I'm leaving this sentence or thought incomplete, but you should already get the point I'm trying to make, so... yeah. Not to be confused with If You Know What I Mean
.....Still here? Okay, okay. So Yeah
is basically a half-assed way of explaining the Self Explanatory
. The most popular version of this trope has someone going into some detail about some scenario that's going on, but not going into the implications
of the events, leaving the thought incomplete in the hope that said implications are so blatantly obvious that the other person can figure it out on their own. Sure, you can explain how
the Big Bad is going to take over the world, and why
, but only those with an IQ of broccoli won't get why it's bad for him to succeed, and what would happen if he does.
It's also common for So Yeah
to be used when it's assumed that nothing more can be said to adequately explain what's happening, or when the user just feels lazy or embarrassed about what's being said. In other words, "I've explained all I can about this, so you'll have to Figure It Out Yourself
". In a media setting, it is usually done to add drama to the scene, letting the audience figure out the rest along with the other character and shuddering when they do get it, but in real life
, (and on this wiki
) it just comes off as a half-assed, lazy response.
Unix geeks have been known to refer to this kind of expression as "tab completion"
, whereas literary nerds will call it aposiopesis
Also "Do the math."
Live Action TV
- In a full length half hour episode of The Powerpuff Girls, the girls are forced by their Satanic enemy, Him, to solve a series of riddles and tasks of increasing danger and complexity or else their creator, the Professor, "will Pay!" The girls solve all the other tasks with great difficulty but fail in the last one...only to discover that the Professor was eating at a diner Him owned, and Him was betting the Professor a free breakfast that the girls couldn't solve all of Him's challenges. With the girls having failed the last one, the Professor will Pay...the full price of the breakfast. The Narrator ends the episode, not with the normal "And So Once Again The Day Is Saved thanks to the Powerpuff Girls!", but with, "And so...um...hmm. Yeah."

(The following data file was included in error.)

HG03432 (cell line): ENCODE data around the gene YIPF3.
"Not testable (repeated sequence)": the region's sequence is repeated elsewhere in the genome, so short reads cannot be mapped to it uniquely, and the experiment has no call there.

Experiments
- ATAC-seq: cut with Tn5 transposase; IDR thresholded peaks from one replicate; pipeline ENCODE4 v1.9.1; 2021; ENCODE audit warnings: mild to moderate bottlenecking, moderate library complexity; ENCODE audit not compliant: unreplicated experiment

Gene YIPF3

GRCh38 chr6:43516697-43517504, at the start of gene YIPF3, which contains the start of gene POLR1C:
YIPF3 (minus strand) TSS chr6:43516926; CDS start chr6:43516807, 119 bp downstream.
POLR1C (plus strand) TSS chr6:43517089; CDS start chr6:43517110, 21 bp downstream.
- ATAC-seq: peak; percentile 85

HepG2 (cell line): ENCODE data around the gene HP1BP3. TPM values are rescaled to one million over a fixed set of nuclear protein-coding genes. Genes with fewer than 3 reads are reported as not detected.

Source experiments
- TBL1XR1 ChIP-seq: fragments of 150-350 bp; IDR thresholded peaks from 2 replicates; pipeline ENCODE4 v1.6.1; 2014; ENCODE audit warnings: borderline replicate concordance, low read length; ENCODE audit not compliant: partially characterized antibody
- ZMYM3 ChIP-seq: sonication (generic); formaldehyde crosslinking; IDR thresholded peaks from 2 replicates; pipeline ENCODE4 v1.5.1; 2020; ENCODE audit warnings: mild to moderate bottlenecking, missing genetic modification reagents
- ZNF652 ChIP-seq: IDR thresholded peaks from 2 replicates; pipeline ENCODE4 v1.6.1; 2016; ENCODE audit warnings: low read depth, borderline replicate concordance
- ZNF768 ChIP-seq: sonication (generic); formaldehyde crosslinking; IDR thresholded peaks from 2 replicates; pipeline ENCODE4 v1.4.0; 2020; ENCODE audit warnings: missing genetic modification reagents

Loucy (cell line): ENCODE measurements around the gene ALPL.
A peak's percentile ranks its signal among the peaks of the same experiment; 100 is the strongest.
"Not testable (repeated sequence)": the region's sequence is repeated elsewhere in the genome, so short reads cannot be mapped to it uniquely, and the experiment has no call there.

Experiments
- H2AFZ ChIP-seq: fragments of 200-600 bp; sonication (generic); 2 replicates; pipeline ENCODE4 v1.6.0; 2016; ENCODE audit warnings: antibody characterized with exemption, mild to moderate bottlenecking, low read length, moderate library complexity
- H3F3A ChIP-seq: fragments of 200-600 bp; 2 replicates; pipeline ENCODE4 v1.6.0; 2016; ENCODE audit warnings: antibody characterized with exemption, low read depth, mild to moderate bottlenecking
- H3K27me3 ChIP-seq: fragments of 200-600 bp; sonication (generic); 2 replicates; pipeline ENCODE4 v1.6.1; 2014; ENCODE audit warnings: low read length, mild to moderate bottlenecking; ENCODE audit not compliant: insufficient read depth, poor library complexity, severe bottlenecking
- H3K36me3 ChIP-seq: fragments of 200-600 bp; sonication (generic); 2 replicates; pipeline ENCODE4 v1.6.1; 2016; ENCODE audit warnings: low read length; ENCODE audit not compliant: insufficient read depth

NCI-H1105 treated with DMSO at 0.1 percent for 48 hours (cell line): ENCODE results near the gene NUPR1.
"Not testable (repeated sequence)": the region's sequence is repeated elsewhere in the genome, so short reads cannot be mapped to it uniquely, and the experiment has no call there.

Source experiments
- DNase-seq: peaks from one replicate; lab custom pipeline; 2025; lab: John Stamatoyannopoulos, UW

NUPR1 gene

- Family Guy - "If you're watching a TV show and you decide to take your values from that, you're an idiot. Maybe you should take responsibility for what values your kids are getting. Maybe you shouldn't be letting your kids watch certain shows in the first place if you have such a big problem with them, instead of blaming the shows themselves..... Yeah."
- The Venture Brothers subverts this with a "so, yeah" moment that doesn't really explain anything:
Orpheus: [sees Jonas Venture Jr.] What is...
Brock: That's Doc's deformed twin brother he absorbed in the womb who's come back for revenge but now they've made up, so...
- Avatar The Last Airbender uses quite literally in the episode "The Firebending Masters." Once Zuko and Aang learn that the Sun Warriors and dragons still exist and that the real source of firebending is like the sun, Zuko exclaims, "Did you realize this?" The response:
"Well, we are called the Sun Warriors, so...yeah."
- John Ritter's character in the comedy Noises Off! spoke nearly entirely in 'So Yeahs' when not acting (he himself was an actor in a farce), seemingly unable to completely finish a single thought or sentence.
- In The Informant! There is a disclaimer at the beginning of the film stating that it was a real event, with some modifications. It ends in "So there..."
- Jeff Goldblum seems to be like this in real life.
- This is extremely common in spoken Japanese, especially when either explaining something uncomfortable or asking someone to do something. Implying is always more polite than saying it directly.
- Eddie Izzard uses this rather often on his shows. In part to link together the portions of his sketches since he doesn't really follow a script, and in part in the sense we mean. So Yeah.
- In one issue of the Avengers: The Initiative, one character with super-soldier abilites was asked to reveal his powers. This was neatly avoided, until the annual, where it was revealed to be the result of a special diet and exercise regimen concocted by his Mad Scientist great-grandfather. The responding quote was this:
- In Schlock Mercenary, this is Kevyn and Doctor Bunnigus' response to seeing a clone of Xinchub naked. Well, Kevyn's goes a little further (that is, on a bender).
- Used in the literal sense in this episode of Mountain Time to segue to the resolution.
- The Nostalgia Critic's review of Transformers 2, which is done mostly in Bum Review style and derails into this for every large Plot Hole in the movie (in other words, several times).
... So, yeah.